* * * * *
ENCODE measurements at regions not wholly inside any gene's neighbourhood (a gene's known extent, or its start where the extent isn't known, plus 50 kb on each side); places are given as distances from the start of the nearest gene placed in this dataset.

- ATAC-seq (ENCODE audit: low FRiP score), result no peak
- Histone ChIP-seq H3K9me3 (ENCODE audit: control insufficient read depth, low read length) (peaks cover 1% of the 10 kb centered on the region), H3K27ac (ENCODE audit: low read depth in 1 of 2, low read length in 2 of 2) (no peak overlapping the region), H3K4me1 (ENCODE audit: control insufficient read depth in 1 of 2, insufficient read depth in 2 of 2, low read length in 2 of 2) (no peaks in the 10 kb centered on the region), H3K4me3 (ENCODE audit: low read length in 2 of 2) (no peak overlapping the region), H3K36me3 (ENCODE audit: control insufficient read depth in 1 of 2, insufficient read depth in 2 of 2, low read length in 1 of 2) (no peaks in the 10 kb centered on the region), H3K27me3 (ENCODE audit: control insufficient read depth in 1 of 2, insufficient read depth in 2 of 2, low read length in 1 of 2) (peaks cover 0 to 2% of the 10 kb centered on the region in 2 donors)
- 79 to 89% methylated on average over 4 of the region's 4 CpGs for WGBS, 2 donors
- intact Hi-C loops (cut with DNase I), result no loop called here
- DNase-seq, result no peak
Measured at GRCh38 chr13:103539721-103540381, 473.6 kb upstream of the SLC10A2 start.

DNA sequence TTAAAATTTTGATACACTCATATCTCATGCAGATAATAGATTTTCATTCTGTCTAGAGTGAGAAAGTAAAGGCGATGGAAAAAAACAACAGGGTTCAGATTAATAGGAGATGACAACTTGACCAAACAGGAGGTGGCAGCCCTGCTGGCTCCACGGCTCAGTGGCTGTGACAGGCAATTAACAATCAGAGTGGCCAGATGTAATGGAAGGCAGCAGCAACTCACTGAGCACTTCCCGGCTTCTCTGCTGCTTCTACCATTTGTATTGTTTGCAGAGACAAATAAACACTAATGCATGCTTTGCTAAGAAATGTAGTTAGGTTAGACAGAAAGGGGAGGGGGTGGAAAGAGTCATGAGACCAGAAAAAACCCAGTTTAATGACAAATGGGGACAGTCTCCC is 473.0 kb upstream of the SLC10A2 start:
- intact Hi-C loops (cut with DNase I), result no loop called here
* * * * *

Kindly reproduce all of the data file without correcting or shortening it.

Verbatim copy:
ENCODE measurements at regions not wholly inside any gene's neighbourhood (a gene's known extent, or its start where the extent isn't known, plus 50 kb on each side); places are given as distances from the start of the nearest gene placed in this dataset.

- ATAC-seq (ENCODE audit: low FRiP score), result no peak
- Histone ChIP-seq H3K9me3 (ENCODE audit: control insufficient read depth, low read length) (peaks cover 1% of the 10 kb centered on the region), H3K27ac (ENCODE audit: low read depth in 1 of 2, low read length in 2 of 2) (no peak overlapping the region), H3K4me1 (ENCODE audit: control insufficient read depth in 1 of 2, insufficient read depth in 2 of 2, low read length in 2 of 2) (no peaks in the 10 kb centered on the region), H3K4me3 (ENCODE audit: low read length in 2 of 2) (no peak overlapping the region), H3K36me3 (ENCODE audit: control insufficient read depth in 1 of 2, insufficient read depth in 2 of 2, low read length in 1 of 2) (no peaks in the 10 kb centered on the region), H3K27me3 (ENCODE audit: control insufficient read depth in 1 of 2, insufficient read depth in 2 of 2, low read length in 1 of 2) (peaks cover 0 to 2% of the 10 kb centered on the region in 2 donors)
- 79 to 89% methylated on average over 4 of the region's 4 CpGs for WGBS, 2 donors
- intact Hi-C loops (cut with DNase I), result no loop called here
- DNase-seq, result no peak
Measured at GRCh38 chr13:103539721-103540381, 473.6 kb upstream of the SLC10A2 start.

DNA sequence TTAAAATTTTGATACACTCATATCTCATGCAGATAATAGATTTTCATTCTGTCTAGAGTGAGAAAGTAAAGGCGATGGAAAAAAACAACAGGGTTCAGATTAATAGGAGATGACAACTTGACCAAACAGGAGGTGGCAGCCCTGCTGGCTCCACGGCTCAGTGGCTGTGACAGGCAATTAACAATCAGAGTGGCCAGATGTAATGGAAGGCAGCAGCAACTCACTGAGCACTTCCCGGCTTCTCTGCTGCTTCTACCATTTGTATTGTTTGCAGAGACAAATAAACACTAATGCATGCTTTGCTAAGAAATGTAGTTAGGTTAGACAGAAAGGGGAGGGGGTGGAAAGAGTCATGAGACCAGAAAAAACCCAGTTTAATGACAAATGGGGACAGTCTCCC is 473.0 kb upstream of the SLC10A2 start:
- intact Hi-C loops (cut with DNase I), result no loop called here